Interesting discussion here lately!
As for Harasom, it would be indeed interesting to see how RO reacts on that threat.
Fabian, in case you can still access the sample, might I ask you to please reupload that sample to Hybrid (or even Malwr), as the Malwr link is dead, and I've no idea how to access VT files (I'm pretty sure only researchers can). A quick search gave me only the link you already shared.
Thank you in advance!
Spoiler: Broken page
There you go: https://www.hybrid-analysis.com/sam...b2233d71efa3ae064a073a771f5?environmentId=100
I would like to see some tests for Locky, Spora, and the latest Cerber v6 variant.
Thank you for the very fast reply!
I finally got my hands on the sample, injects into / triggers msiexec.exe. This process runs twice in memory, but both have the status "suspended" as soon as the malware is run. Nothing changes even after minutes of letting them run. Could be that RansomOff is freezing it? As the ShadowDefender conflict in RansomOff (freezing ransomware, but not showing alerts) is still current (me waiting for a new release, checking daily), I cannot tell whether RO does alert or not. There is no ransom screen / notice. SysInternals AutoRuns does not show entries with a VT rating greater than 0.
No 2nd_opinion scanner used is able to track down traces of the malware infection.
No VM here and won't run any sample in a live system.
@HeiDef what about checking out the sample, maybe a vid on it?
Side note: The sample seems to trigger something AVG IDP is aware of - obviously only when network connection is established.
For this test, I shut down AVG completely before running the malware.
OK, so why did RO did manage to spot this behavior? My general impression is that most tools that are truly behavioral monitoring based all watch for rapid file modification. I'm speaking of tools like AppCheck, RansomFree, HMPA and of course RansomOff.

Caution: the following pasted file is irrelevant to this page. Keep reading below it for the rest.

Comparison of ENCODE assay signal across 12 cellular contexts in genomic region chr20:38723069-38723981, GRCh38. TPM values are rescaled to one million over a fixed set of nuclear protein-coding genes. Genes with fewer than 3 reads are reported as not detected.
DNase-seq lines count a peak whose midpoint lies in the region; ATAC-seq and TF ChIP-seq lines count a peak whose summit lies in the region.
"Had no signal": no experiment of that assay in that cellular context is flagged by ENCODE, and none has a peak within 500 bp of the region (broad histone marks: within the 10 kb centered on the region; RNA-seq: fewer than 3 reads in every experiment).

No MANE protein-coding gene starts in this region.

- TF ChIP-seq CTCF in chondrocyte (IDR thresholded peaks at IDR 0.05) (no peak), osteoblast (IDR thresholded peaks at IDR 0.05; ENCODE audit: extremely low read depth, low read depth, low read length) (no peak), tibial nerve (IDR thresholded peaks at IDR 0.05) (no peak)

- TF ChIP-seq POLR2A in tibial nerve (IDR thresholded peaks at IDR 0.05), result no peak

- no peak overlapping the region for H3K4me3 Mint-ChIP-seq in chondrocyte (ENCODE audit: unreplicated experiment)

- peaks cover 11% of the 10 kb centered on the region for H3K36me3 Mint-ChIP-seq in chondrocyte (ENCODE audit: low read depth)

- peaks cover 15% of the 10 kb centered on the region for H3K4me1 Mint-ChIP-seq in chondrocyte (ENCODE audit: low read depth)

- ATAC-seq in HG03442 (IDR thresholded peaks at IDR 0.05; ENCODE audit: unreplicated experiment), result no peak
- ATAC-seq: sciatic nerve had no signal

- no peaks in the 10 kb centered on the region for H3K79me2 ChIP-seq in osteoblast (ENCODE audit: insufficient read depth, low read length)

But as long as these simulators perform actual malicious behavior like rapid file encryption for example, then a tool that is designed to spot this should alert about this, no? But if I understood correctly, this simulator didn't behave like "real" ransomware and that's why EIS didn't alert about it.
OK so RO did manage to block the encryption? And cool to know that AVG alerted about it.
Don't forget KAR - it too blocks ransomware by default when its run. That and the tools you mentioned are a combo behavior blocker/cloud AV intelligence scanner. Understandable in view of the fact ransomware is evolving rapidly and definition-based AV's can't always stop them, especially when no definition for them exists. Zero day malware must be addressed with different technology.
We are getting ready to release a new build. This will have a number of features requested by various users to include process hollowing detection, import/export of settings and better persistence of protection settings across reboots along with a smattering of minor bug fixes. While we didn't yet find the cause of the BSOD reported by Baldrick, we did make some changes that will hopefully prevent the WU issues that paulderdash reported.
We are finishing up our testing so hope to push it out later tonight or early tomorrow. Once we release it, we'll do a video on harasom and the samples itman requested.
It's definitely possible that RO is doing something to it that makes it freeze. We have seen other cases where RO does kind of "sit on it" for a while so we'll have to look into that. We haven't played with this specific sample yet though to know for sure. We actually found it at http://www.kernelmode.info/forum/vi...9046c1ec74fb2233d71efa3ae064a073a771f5#p20052 As an aside, kernelmode.info generally does have a lot of samples for download.
But once we get the next build out the door we'll dig into this.